McKeith argues in the small print akin to ‘this info is nothing more than nebulous entertainment, so if you follow it without MEDICAL advice you’re a moron; Holford is ‘Fellow’ of an organisation of which over half the ‘ethics’ committee (what a laugh) are ION acolytes and the remainder are businessmen and related (ker-ching!!) and one which meets ‘behind closed doors to gossip the issues of self-delusion), and homeopaths are divided as to what they actually ARE. Just read anything by Dr Peter Fisher of the London Homeopathic Hospital, who frequently confuses the ‘efficacy’ of herbal remedies to justify the homeopathic approach…(vastly different practices. Herbs are ‘dirty’ medicines with an armoury of synergystic and

    But never mind. If you choose to follow the weird and wonderful – feel free. Perhaps you will never need to interface with ‘evil’ NHS clinicians such as Ben and myself. But at some stage you will recognise the delusion that these are parallel health approaches with similar morals and ethics. The alternative world doesn’t have any. Well, not that they realise.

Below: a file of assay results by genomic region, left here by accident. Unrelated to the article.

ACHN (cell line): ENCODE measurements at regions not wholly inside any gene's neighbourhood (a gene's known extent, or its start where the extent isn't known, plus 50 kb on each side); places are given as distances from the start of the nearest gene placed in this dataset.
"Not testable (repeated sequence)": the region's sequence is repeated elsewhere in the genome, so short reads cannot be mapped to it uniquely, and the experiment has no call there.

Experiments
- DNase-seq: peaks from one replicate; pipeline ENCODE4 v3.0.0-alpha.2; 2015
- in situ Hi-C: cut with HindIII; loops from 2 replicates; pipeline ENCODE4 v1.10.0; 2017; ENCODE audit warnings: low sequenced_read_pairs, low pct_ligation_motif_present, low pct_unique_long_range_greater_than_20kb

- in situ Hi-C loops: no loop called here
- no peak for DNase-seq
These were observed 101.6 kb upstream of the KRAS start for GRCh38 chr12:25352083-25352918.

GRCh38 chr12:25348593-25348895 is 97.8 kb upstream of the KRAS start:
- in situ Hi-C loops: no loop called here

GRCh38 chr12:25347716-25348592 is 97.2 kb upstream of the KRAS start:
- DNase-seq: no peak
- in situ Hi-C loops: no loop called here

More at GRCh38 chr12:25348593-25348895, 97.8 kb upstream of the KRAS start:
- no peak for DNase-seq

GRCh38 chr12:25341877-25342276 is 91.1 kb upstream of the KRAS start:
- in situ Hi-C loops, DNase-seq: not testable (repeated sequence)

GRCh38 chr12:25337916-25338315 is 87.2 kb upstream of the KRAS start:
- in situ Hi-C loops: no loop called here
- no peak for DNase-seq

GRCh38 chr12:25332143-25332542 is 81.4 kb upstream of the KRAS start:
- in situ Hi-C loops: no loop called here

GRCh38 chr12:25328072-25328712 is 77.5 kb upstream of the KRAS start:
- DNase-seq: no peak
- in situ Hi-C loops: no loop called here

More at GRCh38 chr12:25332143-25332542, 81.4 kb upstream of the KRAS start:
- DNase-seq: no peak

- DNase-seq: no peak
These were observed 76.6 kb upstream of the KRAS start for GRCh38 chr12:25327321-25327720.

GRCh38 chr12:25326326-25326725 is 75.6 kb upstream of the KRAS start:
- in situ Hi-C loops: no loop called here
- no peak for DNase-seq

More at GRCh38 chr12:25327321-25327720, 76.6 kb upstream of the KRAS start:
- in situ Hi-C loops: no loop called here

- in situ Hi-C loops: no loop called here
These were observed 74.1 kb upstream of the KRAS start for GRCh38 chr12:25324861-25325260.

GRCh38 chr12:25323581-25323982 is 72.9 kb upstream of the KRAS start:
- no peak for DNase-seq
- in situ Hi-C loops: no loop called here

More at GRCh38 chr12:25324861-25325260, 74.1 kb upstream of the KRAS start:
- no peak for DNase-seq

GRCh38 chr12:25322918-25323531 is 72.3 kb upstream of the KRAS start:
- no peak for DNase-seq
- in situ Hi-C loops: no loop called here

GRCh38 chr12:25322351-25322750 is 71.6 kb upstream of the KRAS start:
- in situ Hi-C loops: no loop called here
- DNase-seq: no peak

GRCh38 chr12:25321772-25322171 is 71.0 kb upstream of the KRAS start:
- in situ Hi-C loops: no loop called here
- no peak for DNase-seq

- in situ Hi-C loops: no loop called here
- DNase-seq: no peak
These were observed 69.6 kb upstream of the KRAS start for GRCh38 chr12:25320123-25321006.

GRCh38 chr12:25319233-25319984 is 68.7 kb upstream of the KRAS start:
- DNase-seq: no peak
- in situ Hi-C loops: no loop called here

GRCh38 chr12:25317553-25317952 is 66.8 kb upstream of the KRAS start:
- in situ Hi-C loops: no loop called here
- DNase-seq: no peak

19. evidencebasedeating said,

    July 28, 2007 at 11:02 am


  20. calvin said,

    July 28, 2007 at 12:02 pm


    “Remind me how one can ’successfully sue for damages’ if one is ‘treated’ negiligently by Mckeith, Holford, or a homeopath?”

    Come off it! When McKeith or the homeopaths are involved in a scandal like Thalidomide or illegal baby organ transplanting you might have a valid point, but in the present time (although I’m sure you could dig up some atypical cases) homeopathy probably provides a valuable service to conventional medicine by diverting hypochondriacs away from the NHS.

    “just in case you wish to argue the latter, absence of ‘active’ treatment for a treatable condition is as ethically corrupt as ‘incorrect’ treatment – and would certainly get a real Allied Health Professional struck off”

    Would “absence of active treatment” apply to hospital waiting lists? Waiting times for operations seem to be of far more concern to the British public than the scandals of homeopathy. Motes and Beams ring any bells?